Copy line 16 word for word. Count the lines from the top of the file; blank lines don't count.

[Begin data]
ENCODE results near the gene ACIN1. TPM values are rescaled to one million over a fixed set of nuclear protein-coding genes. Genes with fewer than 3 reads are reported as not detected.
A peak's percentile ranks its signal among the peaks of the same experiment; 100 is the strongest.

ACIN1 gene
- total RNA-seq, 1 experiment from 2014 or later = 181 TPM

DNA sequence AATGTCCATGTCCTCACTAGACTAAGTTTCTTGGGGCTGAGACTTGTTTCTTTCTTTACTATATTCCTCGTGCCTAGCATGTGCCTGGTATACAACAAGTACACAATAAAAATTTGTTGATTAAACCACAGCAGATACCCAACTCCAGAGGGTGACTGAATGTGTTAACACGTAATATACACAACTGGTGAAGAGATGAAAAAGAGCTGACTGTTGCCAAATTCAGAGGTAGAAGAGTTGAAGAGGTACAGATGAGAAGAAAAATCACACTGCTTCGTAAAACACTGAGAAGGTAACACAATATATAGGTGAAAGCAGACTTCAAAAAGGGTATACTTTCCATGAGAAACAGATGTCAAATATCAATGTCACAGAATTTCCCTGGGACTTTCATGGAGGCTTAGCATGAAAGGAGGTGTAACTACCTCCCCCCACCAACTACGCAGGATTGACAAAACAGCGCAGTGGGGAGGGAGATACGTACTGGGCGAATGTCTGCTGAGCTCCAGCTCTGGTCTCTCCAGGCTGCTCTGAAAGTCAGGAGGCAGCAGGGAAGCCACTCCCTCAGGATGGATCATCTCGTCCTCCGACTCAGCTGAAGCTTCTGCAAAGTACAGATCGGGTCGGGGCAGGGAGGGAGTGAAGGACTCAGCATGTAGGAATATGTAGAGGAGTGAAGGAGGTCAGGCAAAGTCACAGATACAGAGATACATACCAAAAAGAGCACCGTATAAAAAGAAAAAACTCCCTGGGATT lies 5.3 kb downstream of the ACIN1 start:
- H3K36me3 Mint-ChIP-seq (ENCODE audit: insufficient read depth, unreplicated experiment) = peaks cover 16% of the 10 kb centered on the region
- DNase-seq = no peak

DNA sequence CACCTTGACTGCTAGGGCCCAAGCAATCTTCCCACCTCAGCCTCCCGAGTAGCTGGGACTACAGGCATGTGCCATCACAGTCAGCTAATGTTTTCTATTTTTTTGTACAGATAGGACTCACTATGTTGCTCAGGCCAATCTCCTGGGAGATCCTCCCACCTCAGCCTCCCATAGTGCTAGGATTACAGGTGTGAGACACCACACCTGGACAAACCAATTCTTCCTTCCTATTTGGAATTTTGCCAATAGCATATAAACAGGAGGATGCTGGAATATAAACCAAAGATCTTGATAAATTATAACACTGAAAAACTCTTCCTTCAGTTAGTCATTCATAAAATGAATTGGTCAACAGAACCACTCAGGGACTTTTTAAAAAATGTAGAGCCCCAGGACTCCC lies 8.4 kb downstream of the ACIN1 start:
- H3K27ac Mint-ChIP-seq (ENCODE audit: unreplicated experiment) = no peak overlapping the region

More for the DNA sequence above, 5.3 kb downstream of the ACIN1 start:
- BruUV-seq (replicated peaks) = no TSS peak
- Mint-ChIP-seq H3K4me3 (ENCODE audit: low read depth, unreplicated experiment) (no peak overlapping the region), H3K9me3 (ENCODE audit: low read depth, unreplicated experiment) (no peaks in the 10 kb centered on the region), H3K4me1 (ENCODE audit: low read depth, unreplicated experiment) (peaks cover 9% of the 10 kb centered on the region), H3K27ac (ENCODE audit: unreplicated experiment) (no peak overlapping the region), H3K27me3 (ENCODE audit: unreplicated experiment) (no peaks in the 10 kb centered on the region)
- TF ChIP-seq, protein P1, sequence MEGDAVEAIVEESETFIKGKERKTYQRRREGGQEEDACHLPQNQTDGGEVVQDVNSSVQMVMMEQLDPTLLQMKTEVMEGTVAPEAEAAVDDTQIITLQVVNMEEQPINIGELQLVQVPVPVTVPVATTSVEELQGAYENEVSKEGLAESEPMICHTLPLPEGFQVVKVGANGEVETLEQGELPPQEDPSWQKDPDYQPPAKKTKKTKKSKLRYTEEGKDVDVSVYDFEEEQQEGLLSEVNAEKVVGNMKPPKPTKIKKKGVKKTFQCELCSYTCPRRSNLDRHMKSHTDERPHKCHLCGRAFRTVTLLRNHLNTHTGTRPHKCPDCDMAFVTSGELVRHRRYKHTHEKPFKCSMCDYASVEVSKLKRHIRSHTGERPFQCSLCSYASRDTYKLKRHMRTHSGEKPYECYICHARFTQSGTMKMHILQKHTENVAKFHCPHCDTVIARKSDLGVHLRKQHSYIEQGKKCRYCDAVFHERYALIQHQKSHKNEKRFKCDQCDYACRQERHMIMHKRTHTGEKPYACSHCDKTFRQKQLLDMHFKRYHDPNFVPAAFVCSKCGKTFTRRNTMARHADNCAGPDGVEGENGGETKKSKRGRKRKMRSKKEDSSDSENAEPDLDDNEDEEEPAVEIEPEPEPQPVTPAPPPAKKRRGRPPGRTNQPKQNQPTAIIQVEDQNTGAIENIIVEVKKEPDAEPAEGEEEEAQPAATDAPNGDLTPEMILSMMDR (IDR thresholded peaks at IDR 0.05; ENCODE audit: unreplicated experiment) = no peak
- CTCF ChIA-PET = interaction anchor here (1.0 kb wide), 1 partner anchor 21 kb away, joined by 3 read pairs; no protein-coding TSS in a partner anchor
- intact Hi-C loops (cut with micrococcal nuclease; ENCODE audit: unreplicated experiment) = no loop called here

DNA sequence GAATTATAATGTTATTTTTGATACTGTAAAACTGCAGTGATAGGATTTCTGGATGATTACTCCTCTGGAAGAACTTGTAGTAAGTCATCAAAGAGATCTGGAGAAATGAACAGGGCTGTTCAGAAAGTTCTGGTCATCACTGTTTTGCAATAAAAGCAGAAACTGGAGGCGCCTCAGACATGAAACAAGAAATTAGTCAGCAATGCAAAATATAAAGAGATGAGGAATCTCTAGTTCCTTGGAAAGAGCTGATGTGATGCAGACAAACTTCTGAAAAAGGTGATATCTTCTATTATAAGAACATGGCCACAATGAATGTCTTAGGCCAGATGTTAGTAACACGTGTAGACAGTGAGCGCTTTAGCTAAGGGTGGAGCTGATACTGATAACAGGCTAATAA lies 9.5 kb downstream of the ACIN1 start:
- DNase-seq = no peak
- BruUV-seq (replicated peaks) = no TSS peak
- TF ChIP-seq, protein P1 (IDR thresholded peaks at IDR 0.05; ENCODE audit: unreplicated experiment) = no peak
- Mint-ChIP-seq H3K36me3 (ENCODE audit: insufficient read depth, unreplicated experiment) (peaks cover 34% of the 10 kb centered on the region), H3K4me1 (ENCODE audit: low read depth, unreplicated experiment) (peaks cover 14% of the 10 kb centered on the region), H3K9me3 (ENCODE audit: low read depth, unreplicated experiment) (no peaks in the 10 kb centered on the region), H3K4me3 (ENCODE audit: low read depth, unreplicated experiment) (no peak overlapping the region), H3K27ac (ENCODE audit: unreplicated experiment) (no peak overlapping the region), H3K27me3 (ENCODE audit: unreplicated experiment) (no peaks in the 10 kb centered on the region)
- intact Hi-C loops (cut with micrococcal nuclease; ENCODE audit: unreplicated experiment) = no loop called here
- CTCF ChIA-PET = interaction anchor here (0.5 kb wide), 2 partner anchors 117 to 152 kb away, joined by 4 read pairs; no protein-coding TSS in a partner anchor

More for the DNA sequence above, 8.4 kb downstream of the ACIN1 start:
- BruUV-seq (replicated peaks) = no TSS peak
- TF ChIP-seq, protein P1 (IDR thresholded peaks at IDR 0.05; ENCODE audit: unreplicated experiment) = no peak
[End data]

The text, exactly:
DNA sequence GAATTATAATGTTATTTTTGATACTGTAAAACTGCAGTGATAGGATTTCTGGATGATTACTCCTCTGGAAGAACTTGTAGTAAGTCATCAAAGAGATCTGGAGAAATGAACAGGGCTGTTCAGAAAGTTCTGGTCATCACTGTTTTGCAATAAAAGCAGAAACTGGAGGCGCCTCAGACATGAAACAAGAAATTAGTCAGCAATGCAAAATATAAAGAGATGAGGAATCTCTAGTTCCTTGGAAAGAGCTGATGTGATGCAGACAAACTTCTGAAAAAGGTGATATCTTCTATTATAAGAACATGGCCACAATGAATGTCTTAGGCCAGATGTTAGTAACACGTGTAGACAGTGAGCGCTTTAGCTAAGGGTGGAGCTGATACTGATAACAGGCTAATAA lies 9.5 kb downstream of the ACIN1 start: